Scammers are upping their game and finding new ways to target Australians with scare tactics and requests for money. Catherine Schulte reports.
Around the country, thousands of people are receiving phone calls from dubious international sources demanding money transfers, iTunes cards or access to home computers.
The Australian Federal Government website ScamWatch is regularly updated with the latest information on the hoaxes doing the rounds. The scammers are increasing their skill in the scams they conduct and becoming more sophisticated with each attempt.
The latest scams include:
This scam involves creating fake charities or impersonating real charities to manipulate the person and take advantage of their generosity.
This is a newer kind of scam where celebrity images are used to endorse dodgy products or requests for money.
In 2018 there was a report that these types of scams are up by 400 per cent and, and financial losses amount to an increase of 3800 per cent. TV journalist Jessica Rowe recently hit out at this scam after being used as a face for it.
Attempts to access your computer over the phone. Scammers are impersonating well-known businesses or police to gain access to your home computer to steal money or banking information.
Dating and romance hooks
This is very common, and stories about these appear on A Current Affair regularly. Prospective love interests post themselves, usually on online dating, and manipulate their victims into giving them thousands of dollars. Stories usually include that they are overseas and need money to get to Australia, or a sick relative needs help, and so on. Victims have reported large financial losses in addition to emotional heartache.
ATO debt scare tactics
Scammers are calling people on the phone, posing as the tax office, to inform them they have a debt, usually in the thousands of dollars, and that they need to pay this debt immediately via the purchase of iTunes gift cards.
Coles Supermarkets has recently been advertising over Coles Radio, played in store, warning customers that no government authority or any other business would request any payment in iTunes cards.
Fake bank emails
Phishing scams where you receive an email that looks like it’s from your financial institution have become common.
The email states that your account has been locked for security reasons and you need to click on the link provided to verify your identity.
Unexpected prize wins
These come in as a request for you to pay a fee to claim your prize from a competition or lottery you never entered.
Rebates and refunds
Attempts to convince you that you’re entitled to a rebate or refund from a government agency or trusted business are on the rise. So stay alert.
Scammers are incredibly successful at what they do because they manage to manipulate and threaten their victims so well.
By 6th November 2018, the amount fraud reported for the year has totalled a whopping $90 million.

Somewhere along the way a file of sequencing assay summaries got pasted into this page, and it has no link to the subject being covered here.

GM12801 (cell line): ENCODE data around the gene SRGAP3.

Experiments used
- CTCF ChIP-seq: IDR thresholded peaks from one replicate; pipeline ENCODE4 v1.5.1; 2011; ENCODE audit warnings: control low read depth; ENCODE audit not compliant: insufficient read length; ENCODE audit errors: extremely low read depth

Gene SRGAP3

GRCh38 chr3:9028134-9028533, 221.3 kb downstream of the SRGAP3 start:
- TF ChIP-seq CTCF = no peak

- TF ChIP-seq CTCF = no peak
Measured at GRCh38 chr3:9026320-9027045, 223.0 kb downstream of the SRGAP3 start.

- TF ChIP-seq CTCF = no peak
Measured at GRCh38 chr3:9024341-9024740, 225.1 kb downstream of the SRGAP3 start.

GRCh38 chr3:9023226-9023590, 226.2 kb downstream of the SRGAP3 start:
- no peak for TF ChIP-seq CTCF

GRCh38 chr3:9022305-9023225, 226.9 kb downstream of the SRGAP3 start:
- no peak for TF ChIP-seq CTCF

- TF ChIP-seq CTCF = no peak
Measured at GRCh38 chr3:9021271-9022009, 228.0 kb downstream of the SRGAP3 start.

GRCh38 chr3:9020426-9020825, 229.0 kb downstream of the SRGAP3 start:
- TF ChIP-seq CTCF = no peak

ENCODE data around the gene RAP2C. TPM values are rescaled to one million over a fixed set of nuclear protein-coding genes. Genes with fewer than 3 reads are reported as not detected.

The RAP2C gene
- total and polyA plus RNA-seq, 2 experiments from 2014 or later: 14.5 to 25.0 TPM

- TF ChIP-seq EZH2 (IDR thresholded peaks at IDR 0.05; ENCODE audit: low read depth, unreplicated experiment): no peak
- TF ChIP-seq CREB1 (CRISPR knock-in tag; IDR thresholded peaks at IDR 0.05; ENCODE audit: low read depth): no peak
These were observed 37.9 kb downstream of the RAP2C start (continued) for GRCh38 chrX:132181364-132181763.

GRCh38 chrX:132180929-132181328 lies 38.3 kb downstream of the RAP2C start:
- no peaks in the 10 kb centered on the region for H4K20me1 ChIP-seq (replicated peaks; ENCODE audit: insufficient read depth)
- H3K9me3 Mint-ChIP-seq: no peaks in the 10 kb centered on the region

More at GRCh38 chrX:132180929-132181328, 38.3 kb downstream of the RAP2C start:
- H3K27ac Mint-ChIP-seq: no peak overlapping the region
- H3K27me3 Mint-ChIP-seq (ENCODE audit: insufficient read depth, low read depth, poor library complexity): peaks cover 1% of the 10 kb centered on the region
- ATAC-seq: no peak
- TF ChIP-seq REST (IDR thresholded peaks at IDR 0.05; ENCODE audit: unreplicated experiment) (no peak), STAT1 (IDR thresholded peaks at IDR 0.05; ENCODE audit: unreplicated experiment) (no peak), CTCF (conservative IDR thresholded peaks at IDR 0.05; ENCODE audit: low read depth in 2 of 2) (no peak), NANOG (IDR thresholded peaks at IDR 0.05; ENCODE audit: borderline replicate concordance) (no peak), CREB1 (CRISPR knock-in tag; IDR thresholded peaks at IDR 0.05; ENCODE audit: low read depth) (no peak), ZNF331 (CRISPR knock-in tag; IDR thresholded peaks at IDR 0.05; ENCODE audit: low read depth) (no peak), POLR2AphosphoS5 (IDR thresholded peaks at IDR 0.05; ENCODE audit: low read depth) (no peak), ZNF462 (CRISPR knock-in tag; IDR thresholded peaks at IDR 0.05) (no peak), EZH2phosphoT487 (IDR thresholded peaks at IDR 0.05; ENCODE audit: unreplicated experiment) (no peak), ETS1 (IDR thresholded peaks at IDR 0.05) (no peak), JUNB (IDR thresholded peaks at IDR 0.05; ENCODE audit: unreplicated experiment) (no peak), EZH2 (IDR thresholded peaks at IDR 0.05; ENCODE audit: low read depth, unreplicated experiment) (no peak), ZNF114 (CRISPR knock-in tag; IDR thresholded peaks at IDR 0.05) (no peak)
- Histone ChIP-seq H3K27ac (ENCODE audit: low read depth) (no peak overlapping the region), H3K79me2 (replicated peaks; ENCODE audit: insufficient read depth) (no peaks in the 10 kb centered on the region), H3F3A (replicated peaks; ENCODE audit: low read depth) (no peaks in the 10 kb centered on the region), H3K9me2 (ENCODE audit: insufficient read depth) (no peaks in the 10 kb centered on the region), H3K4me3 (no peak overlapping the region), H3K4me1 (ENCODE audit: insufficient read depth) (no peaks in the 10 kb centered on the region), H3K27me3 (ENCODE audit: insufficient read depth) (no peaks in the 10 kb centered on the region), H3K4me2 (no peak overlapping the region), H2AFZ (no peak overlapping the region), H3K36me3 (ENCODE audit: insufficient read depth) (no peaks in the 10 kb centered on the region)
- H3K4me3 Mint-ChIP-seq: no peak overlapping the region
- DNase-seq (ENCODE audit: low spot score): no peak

Older Australians are particularly at risk because they usually have more accumulated wealth than younger people, and can be less internet- and computer-savvy than their younger counterparts. That’s why it pays to know the risks, be aware of the tactics, and be on guard.
Top tips for staying scam-safe
ScamWatch offers the following tips for protecting yourself from scammers:
• Don’t be pressured into making a decision. Scammers often try to create a sense of urgency through short deadlines, fake emergencies, or threats of legal action.
• Be suspicious of requests for money – even if they sound or look official. Government departments will never contact you asking for money upfront in order to claim a rebate.
• Scammers will often ask you to use an unusual payment method, including preloaded debit cards, gift cards, iTunes cards or virtual currency such as Bitcoin.
• Verify the identity of the contact by calling the relevant organisation directly. Find them through an independent source such as a phone book or online search. Do not use the contact details provided in the message sent to you.
• Don’t respond to phone calls or emails offering financial advice or opportunities – just hang up or delete the email.
• Always do your own research before you invest money and check the company or scheme is licensed on ASIC’s MoneySmart website.
• Be wary of people you meet through social media or online dating sites who, after just a few chats, profess strong feelings for you and try to move you away from the site and communicate via an online chat or email conversation.
• Be suspicious of unexpected emails or letters advising you how to claim an inheritance or competition prize. Never give out your personal details and seek advice from an independent professional.
Be aware of and understand your consumer rights. Stay aware of where you stand, and you’ll be able to stand your ground against unscrupulous thieves and manipulators.